Steve Hansen: ‘Ireland’s experience was not to win’

New Zealand coach pays tribute to Rory Best and Joe Schmidt after World Cup win

After a disappointing 46-14 loss to New Zealand, Ireland head coach Joe Schmidt reflects on another quarter-final exit in a rugby world cup.

 

Afterwards, Steven Hansen outlined an obvious but crucial difference in the respective real-time experience - and experiences - of the players on the field in Tokyo. All week, the narrative had revolved around a seasoned Irish team seeking to expose the youth and possible vulnerability of New Zealand’s young brigade of George Bridge, Anton Lienert Brown and Jack Goodhue.

“Experience is a funny thing, isn’t it?” Hansen said with a small smile. “Our young guys have been involved in championship winning teams in Super Rugby and had big moments. That is why you can select them with confidence. They have played well in test matches. Their enthusiasm and excitement and ability to play the game and performance levels are really important.

“But so is the leadership and experience of the guys who have been through the tough moments. So it was interesting to hear of how experienced Ireland are. Half of our 23 had played in the knockout of the World Cup and won. That was the difference, wasn’t it? I’m not being disrespectful here in saying that, but Ireland’s experience was not to win. And we have the guys who actually had experience of winning. And that’s why you’ve got to be careful when you start talking about experience.”

When he came into the room, Hansen opened by giving an unprompted salute to two people who had just vacated it.

“I’d really like to take the opportunity to congratulate two men in the opposition. Rory Best and Joe Schmidt. Both had magnificent careers in their respective roles for Ireland. They made a difference and it doesn’t matter what team you play for: if you can make a difference when you are there, then you have done your job”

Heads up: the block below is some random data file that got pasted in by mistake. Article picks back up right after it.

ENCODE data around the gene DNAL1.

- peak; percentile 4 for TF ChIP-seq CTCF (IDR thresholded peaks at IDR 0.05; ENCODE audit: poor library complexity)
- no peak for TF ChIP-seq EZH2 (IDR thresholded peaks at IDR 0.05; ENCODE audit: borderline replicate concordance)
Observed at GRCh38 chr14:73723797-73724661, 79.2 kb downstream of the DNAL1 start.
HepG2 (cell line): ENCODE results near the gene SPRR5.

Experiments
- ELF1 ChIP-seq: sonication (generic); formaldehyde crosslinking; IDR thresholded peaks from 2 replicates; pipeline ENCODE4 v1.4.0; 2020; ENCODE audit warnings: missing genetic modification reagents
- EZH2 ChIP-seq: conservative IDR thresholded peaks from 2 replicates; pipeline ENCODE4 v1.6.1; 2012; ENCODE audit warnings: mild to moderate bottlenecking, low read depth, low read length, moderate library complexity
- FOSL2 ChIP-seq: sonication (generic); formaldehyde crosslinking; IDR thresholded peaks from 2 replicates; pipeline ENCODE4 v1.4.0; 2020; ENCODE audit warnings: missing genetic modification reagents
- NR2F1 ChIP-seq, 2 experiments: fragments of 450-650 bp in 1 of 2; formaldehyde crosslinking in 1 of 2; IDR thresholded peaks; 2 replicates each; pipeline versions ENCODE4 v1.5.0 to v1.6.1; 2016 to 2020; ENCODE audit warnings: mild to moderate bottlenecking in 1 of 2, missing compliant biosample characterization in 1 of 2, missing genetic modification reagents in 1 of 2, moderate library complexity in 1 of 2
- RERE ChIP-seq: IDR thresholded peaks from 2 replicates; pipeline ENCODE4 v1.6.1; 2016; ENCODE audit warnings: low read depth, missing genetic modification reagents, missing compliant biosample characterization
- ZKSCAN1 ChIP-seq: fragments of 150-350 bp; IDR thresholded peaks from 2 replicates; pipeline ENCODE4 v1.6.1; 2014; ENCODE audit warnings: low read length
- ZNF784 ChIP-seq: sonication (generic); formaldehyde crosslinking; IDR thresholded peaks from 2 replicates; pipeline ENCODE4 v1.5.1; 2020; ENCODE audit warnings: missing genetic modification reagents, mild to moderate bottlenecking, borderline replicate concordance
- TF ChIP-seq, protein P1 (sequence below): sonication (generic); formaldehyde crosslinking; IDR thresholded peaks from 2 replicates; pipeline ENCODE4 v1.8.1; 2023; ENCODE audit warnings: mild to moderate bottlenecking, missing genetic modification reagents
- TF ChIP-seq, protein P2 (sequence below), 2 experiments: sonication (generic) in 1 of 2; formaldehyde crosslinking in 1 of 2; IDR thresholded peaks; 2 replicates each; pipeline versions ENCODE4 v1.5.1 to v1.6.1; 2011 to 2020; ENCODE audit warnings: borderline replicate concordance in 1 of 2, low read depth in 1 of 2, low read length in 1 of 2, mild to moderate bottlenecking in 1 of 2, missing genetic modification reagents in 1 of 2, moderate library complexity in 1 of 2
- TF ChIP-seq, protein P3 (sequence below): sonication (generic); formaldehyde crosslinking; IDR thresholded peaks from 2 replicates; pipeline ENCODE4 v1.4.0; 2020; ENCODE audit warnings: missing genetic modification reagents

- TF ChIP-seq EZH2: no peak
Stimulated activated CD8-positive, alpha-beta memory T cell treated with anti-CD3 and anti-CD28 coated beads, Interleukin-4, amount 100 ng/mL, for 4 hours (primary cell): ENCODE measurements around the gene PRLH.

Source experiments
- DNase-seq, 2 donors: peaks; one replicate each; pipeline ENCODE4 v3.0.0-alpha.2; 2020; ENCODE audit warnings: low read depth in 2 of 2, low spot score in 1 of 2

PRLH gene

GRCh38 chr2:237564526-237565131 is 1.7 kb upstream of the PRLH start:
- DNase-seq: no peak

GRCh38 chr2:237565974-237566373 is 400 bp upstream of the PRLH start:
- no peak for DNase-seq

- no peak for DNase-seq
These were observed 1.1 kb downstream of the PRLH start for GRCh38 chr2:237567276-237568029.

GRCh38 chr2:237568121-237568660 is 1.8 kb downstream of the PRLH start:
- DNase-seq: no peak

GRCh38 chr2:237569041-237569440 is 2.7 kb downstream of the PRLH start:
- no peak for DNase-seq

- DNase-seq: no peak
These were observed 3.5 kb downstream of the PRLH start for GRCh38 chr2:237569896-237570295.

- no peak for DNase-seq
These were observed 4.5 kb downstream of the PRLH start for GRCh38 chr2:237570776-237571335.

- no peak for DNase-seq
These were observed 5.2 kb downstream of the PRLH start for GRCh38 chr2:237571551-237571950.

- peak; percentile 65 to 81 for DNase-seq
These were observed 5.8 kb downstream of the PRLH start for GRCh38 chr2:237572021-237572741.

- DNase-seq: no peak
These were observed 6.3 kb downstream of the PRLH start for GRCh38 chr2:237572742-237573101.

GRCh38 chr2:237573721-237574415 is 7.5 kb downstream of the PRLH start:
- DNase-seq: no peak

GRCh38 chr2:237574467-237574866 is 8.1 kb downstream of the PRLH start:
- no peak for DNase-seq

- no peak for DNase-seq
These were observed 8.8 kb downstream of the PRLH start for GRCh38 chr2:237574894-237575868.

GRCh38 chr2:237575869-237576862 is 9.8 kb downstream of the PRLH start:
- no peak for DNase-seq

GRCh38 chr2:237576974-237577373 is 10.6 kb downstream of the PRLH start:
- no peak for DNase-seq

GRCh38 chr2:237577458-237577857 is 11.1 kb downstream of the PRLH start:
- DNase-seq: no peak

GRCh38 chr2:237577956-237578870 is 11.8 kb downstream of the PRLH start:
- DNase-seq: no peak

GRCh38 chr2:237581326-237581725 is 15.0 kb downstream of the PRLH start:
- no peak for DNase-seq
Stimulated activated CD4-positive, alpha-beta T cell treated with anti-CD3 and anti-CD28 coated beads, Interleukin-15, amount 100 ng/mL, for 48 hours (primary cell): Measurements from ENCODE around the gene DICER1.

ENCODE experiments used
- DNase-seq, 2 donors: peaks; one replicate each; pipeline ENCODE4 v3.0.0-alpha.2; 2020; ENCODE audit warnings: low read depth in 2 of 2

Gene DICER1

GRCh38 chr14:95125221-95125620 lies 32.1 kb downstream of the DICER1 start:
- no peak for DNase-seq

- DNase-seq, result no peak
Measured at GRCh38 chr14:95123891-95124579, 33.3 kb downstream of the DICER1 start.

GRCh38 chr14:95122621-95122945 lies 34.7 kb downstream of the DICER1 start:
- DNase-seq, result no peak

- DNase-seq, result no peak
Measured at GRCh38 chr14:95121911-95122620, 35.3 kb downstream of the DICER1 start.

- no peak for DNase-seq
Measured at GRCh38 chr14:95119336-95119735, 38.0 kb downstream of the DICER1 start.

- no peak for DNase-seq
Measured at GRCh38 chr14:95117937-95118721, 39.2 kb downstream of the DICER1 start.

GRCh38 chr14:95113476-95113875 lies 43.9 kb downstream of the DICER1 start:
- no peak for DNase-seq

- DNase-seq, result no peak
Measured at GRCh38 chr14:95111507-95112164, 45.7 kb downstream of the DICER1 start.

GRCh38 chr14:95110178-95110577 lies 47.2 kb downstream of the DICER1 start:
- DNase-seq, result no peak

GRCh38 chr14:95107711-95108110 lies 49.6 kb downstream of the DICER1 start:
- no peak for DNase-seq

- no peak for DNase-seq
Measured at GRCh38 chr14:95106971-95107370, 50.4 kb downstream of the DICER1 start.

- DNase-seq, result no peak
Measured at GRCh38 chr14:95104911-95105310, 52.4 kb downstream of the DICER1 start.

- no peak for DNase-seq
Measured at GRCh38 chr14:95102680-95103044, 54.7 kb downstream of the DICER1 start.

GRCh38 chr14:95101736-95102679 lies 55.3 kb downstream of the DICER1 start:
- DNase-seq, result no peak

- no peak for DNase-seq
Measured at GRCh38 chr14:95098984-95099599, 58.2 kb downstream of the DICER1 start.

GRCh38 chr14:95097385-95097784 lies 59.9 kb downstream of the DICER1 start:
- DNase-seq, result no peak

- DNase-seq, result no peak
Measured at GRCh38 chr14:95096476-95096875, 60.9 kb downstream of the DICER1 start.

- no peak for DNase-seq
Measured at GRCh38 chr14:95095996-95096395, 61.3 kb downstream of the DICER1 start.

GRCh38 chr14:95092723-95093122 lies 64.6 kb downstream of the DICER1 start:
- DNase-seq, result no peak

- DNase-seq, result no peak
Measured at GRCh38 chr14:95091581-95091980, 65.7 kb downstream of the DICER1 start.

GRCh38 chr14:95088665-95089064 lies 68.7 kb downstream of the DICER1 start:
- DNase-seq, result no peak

Few teams have managed to rattle the All Blacks as successfully as Schmidt’s Ireland. It was almost fated that Hansen’s team should be standing in Ireland’s way as they tried to engineer a World Cup quarter final win, a feat that has eluded all Irish sides since the inaugural contest back in 1987. Hansen hinted at a touch of irritation at having to answer so many questions about the two losses his teams suffered against Ireland prior to this reversal.

“Look, I dunno if you can call it a monkey. But we got reminded and reminded and reminded that we had lost to Ireland. And All Blacks teams don’t need to be reminded that they lost two games to Ireland out of 38. They know that. We don’t forget it. We remember our losses way more than we remember the wins. So it is not something that you go and talk about. Just everyone knows it. We ended up playing a team that we respect a lot. We have a lot of respect for Ireland. They are a hard team to play against. And we knew in our preparation that if we didn’t play well you would be going home.”

He acknowledged that the atmosphere in the stadium in the minutes before kick-off had been special. The Irish crowd had dominated the decibel levels as the All Blacks went through their haka and created a mood which invited anarchy. Preventing Ireland from getting a strong start was crucial.

“Well, the Irish are some of the best travellers in the world aren’t they? And they enjoy it. They have got their songs and their way of doing things. So very, very important. It was sort of like a home match here. The Kiwis are a little quieter, not quite as boisterous. We don’t mind a party but we are not quite as boisterous.

“And I think it is no different to playing in Dublin. If you do things right then you can control it. If you don’t, then the crowd becomes part of the problem. So we started really well. Defence is 50 per cent of the game and probably 90 per cent when you take in the psychological value of it. We kept our discipline and when they were carried, we were coming up and making tackles and they were punishing tackles. They were forcing errors. And they started second guessing a little bit.”

So the defending champions move on to what promises to be a frighteningly physical collision with Eddie Jones England. Hansen smiled when told that Jones had sent his regards from the other side of Japan.

“I look forward to playing him too. They will be a massive challenge but I don’t think this is the night for us to be talking about that. Test matches are hard work and we have to take whatever time we can to step off the merry-go-round to relax. We won a special test match and one the New Zealanders can be proud of.”

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